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'R. × damascena versicolor' rose Reviews & Comments
Discussion id : 131-079
most recent 10 JAN 22 HIDE POSTS
Initial post 9 JAN 22 by CybeRose
It looks like there are two distinct varieties muddled together.
Clusius (1601) wrote about one that was half/half, or one third/ two thirds, and such. That seems to match with the pictures from "Bilderbuch für Kinder" by F. J. Bertuch.
The van de Passe illustration is closer to what Sir Thomas Hanmer (1659) wrote.
"The VARIEGATED DAMASKE, or YORKE AND LANCASTER, which is the true Damaske, striped well with White, a fine Rose when it markes rightly, sweet as the Damaske, and no fuller of leaves, called in Latine Prenestina."

The sepals are also very different. The specimen I photographed at the San Jose Heritage garden is not what van de Pass and Hanmer had in hand.
Reply #1 of 2 posted 9 JAN 22 by jedmar
Yes, Rössig in 1801 has two plates showing two different 'Yorck and Lancaster': one is with stripes, the other has petals of two different colours. Difficult to say whether the striped version is identical to 'Striped Monthly' and very difficult to separate the many synonyms.
Reply #2 of 2 posted 10 JAN 22 by CybeRose
I think the striped is/was not a monthly.

Austen: Roses (1657)
As for Rose-trees, some damask Roses, and some Provosts beare a second time, the same yeare, though but few, if cut soone after the first bearing in the full Moone. But besides there is a Rose-tree, called the Monthly Rose, which beares Roses untill the coldness of the winter stop it, about November.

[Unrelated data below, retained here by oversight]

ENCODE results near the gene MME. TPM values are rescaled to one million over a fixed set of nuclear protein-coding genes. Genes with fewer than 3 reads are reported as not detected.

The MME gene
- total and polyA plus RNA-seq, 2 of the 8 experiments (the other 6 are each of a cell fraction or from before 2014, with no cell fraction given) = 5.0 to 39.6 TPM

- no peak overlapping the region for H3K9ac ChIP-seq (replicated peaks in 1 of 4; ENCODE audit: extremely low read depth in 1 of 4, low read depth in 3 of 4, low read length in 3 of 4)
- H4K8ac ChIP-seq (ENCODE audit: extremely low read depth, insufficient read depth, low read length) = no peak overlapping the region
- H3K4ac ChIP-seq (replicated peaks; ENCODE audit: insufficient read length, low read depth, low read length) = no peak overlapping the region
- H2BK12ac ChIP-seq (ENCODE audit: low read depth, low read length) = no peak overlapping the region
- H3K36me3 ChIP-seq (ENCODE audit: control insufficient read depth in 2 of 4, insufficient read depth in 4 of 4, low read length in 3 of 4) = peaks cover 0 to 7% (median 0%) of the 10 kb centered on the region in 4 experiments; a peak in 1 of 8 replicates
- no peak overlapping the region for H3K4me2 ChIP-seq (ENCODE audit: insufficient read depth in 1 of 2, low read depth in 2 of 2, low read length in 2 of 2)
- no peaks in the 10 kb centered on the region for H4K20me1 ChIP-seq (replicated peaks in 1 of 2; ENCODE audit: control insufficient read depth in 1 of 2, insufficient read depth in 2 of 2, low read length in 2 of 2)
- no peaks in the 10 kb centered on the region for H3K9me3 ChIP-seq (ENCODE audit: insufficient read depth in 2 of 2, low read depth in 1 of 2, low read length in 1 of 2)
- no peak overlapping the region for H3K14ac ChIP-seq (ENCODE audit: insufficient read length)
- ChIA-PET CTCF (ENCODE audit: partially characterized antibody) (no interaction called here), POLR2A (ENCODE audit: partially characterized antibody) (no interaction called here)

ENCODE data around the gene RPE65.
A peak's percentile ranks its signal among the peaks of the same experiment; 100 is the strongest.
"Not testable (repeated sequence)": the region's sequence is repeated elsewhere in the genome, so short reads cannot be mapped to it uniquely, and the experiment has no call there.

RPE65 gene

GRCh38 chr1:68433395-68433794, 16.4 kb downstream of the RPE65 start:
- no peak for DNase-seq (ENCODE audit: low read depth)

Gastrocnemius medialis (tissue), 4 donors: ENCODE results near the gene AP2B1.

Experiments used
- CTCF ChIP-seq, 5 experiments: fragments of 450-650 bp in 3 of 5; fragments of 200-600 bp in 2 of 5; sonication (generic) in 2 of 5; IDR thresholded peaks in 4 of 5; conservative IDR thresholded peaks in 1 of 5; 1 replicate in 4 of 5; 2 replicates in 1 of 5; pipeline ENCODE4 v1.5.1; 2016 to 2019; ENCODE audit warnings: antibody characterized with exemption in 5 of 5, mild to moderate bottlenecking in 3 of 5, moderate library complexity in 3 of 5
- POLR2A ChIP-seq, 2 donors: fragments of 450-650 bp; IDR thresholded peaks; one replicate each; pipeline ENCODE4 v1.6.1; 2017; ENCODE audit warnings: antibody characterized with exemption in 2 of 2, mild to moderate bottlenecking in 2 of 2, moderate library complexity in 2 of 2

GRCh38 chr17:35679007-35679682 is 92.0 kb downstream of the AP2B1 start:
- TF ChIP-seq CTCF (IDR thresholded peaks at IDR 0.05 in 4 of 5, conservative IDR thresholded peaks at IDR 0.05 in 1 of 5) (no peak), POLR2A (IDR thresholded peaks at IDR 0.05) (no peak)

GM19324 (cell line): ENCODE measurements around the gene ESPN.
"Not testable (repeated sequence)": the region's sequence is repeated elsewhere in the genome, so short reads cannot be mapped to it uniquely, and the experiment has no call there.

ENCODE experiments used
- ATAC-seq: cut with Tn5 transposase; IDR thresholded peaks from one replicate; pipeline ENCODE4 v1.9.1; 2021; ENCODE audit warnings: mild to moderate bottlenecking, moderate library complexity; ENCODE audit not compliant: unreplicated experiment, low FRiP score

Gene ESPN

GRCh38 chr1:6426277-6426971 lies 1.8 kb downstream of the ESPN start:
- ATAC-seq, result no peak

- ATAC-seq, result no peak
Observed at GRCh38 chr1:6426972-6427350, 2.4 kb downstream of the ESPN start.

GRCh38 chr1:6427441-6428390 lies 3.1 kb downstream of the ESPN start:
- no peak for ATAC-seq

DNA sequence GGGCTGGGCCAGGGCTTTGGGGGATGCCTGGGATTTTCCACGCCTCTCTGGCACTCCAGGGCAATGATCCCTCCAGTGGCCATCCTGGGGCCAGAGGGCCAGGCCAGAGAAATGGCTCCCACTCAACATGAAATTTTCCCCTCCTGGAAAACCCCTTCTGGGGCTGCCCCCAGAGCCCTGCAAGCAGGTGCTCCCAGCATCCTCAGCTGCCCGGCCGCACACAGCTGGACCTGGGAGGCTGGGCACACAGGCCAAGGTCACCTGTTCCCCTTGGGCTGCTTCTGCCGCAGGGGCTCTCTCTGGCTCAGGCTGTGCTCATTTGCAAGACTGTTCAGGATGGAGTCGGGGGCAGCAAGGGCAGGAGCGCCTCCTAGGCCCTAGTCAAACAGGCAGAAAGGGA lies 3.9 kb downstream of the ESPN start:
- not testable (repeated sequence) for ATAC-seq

Liger: Roses (1706)
The Strip'd Rose Tree ... is propagated Scutcheon-wise, either with Dormant or a shooting Eye, the First never failing to Flower the next Year, and the Second in the Autumn of the same Year. These Two Ways of Propagation are better liked than that of the Branches with the Roots split, which are always Two or Three Years before they produce any Flowers.

So, the "Strip'd Rose" was not a Monthly, but could be nudged into repeating a bit. Still, that doesn't tell us about the other one Clusius mentioned.

Maybe experimenters should test their old roses to learn which can be so nudged. Maybe they would give better results when crossed with modern rebloomers.
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